Teething In Infants
Many parents are wary of teething because of the sore gums and tears it can bring. When a baby is six to eight months old their first teeth will begin to grow. The first teeth will be the center two on the bottom, followed by the upper front teeth. The remainder of your baby’s teeth will appear periodically. They will usually appear in pairs along the sides of the jaw until the child is about 2-1/2 years old. At around 2-1/2 years old, your child should have all 20 teeth. The permanent teeth begin to erupt around the age of six. The process continues until around the age of 21.
When the teeth first come in, your child may be a bit fussy due to sore or tender gums. You can soothe their discomfort by gently rubbing their gums with a clean finger, wet gauze, or a small, cool spoon. You may also want to consider a teething ring for them to chew on. If your infant is still cranky or in pain, call Dr. Tiffany Lewis-Jacobs.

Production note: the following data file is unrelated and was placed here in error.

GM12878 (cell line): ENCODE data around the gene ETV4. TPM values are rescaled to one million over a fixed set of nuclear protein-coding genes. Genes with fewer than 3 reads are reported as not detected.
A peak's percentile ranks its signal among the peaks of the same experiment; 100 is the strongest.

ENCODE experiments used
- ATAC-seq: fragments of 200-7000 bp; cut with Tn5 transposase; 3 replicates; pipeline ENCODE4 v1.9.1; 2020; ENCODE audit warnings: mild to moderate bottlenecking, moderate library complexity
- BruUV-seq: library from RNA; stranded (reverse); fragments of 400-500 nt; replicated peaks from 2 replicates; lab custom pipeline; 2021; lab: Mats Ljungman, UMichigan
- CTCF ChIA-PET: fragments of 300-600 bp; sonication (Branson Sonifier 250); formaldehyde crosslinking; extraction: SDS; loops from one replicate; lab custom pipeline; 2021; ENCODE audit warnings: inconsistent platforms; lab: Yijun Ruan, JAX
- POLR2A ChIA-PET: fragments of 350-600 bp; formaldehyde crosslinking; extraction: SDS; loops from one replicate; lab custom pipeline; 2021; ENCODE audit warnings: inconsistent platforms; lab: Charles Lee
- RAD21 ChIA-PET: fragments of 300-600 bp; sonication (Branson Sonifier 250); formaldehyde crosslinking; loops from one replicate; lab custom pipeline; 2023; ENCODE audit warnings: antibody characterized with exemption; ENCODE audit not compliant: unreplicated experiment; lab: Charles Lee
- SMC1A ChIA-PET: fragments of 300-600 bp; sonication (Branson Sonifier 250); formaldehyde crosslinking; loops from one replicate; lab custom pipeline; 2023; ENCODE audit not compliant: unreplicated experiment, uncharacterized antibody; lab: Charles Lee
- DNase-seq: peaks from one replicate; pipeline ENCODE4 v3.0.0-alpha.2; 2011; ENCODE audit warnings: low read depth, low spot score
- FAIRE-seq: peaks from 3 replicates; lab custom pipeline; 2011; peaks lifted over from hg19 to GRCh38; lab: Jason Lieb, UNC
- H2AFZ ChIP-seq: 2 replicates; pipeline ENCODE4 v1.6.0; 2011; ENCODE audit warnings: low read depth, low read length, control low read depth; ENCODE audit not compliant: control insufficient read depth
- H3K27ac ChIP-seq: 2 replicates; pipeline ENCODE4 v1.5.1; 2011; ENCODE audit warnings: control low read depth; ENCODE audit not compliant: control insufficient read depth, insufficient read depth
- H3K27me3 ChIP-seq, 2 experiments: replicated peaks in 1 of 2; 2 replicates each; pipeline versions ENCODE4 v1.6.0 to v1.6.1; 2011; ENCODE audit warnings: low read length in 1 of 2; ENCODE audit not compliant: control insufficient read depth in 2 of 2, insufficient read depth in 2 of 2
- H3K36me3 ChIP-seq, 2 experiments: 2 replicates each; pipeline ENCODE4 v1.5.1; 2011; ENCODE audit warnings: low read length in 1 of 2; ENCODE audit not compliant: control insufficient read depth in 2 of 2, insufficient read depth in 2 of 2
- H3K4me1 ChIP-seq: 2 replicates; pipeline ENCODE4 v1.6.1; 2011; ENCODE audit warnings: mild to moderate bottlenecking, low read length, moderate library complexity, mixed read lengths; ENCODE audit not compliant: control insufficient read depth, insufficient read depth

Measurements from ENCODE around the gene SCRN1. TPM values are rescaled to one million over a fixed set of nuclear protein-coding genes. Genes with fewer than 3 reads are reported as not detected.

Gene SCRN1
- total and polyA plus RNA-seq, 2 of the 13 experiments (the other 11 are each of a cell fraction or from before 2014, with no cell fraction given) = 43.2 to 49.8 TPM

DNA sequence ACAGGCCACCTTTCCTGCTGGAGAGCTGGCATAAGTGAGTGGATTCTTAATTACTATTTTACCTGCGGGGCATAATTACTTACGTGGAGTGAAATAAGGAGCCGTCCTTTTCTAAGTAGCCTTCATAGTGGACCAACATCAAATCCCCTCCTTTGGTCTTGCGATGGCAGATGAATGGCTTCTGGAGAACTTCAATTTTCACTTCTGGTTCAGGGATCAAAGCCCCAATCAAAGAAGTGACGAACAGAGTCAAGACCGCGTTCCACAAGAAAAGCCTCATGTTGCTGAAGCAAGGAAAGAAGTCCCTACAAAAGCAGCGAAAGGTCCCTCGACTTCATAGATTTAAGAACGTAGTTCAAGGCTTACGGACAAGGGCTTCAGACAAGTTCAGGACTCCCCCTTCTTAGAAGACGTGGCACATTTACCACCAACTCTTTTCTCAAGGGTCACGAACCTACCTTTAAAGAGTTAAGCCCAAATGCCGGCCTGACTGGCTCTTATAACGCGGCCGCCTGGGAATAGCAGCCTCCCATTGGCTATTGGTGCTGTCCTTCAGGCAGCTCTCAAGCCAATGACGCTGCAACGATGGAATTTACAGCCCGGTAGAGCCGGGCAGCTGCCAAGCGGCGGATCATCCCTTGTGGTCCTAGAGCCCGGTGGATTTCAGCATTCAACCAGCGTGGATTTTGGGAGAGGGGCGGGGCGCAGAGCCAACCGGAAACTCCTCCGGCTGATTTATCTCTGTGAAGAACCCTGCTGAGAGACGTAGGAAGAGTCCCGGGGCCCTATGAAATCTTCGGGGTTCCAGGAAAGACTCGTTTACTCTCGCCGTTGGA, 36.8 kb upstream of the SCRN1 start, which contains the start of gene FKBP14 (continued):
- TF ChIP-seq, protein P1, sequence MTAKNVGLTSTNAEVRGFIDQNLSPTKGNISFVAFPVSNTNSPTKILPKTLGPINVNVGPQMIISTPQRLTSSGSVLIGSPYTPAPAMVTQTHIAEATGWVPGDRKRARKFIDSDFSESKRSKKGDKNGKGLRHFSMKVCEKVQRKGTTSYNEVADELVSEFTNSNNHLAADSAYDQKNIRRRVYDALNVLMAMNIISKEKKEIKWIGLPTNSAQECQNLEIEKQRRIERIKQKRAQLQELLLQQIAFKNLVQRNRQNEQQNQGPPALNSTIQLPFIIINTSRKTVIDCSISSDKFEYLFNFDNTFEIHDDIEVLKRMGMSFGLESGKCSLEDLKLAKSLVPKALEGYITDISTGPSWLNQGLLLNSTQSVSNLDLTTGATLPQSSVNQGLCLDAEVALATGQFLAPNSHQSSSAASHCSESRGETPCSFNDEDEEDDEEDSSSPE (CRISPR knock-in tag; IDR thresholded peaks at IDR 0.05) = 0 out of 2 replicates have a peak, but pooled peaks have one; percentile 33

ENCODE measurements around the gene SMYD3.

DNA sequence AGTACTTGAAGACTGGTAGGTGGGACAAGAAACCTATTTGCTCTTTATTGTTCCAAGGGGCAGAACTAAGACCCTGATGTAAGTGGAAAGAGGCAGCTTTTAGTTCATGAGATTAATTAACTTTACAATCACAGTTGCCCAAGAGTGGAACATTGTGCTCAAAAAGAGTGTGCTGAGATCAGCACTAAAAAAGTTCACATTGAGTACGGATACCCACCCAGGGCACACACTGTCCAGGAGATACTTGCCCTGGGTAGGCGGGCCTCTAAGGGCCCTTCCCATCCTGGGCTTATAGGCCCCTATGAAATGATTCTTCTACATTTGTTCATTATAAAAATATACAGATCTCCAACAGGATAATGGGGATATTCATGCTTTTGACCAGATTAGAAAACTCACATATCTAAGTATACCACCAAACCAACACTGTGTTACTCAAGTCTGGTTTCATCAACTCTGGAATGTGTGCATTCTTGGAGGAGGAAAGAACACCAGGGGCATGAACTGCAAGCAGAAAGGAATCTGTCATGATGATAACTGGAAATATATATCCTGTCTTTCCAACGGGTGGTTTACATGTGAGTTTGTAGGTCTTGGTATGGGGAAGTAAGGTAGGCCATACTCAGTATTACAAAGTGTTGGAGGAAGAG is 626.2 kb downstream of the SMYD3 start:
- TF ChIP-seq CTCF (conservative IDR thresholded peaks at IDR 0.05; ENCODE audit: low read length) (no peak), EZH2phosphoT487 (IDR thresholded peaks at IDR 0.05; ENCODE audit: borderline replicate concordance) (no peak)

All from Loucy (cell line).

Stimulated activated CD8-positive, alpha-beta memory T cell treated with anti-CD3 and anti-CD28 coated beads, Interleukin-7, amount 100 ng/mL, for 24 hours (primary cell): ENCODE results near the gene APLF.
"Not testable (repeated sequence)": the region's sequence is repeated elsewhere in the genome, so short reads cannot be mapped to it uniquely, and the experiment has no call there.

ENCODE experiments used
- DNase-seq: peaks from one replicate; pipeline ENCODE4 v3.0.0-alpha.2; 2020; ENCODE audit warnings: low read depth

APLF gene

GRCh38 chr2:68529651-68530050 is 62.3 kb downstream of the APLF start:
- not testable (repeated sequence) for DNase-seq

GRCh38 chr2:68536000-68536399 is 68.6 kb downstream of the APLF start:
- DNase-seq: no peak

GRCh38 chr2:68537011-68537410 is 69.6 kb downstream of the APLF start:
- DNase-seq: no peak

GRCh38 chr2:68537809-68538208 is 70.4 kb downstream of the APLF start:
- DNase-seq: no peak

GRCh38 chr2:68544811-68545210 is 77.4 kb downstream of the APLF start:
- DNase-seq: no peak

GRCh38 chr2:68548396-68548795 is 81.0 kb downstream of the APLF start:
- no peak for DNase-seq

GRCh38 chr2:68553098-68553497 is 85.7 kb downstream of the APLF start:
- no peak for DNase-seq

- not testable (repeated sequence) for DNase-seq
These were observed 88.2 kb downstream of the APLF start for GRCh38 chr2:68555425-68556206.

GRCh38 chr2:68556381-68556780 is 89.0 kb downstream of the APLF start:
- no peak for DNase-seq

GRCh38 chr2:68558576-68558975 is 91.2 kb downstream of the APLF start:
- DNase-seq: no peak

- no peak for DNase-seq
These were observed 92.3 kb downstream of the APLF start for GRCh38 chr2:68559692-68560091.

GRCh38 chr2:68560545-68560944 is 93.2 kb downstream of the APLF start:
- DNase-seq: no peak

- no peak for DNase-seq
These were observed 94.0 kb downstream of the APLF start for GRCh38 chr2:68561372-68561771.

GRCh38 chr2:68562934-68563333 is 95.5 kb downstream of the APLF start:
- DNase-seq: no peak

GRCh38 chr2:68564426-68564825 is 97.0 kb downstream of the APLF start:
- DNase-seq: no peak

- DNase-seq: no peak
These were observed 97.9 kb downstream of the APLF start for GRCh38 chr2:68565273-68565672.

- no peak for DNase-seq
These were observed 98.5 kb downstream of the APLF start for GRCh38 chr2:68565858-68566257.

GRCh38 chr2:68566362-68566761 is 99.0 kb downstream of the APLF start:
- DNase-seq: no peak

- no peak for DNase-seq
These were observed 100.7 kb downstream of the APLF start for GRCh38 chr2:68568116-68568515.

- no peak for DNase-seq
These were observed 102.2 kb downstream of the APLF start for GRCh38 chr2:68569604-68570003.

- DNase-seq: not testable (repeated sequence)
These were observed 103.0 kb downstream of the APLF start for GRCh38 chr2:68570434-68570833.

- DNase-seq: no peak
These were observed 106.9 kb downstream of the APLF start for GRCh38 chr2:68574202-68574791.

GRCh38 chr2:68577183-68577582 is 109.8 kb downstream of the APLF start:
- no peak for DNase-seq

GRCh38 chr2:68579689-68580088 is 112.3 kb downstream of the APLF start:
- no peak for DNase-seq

The first permanent teeth that erupt are the molars and lower central incisors around age six. Baby teeth hold space for permanent teeth, but they are also important for chewing, biting, speech, and appearance.
For this reason, it is important to maintain a healthy diet and daily hygiene. Once your child’s primary teeth erupt, you should be cleaning them with an ADA approved toothpaste and an appropriately-sized brush. Toothbrushes for younger children have smaller heads and bristles, which allows you to clean their teeth more efficiently.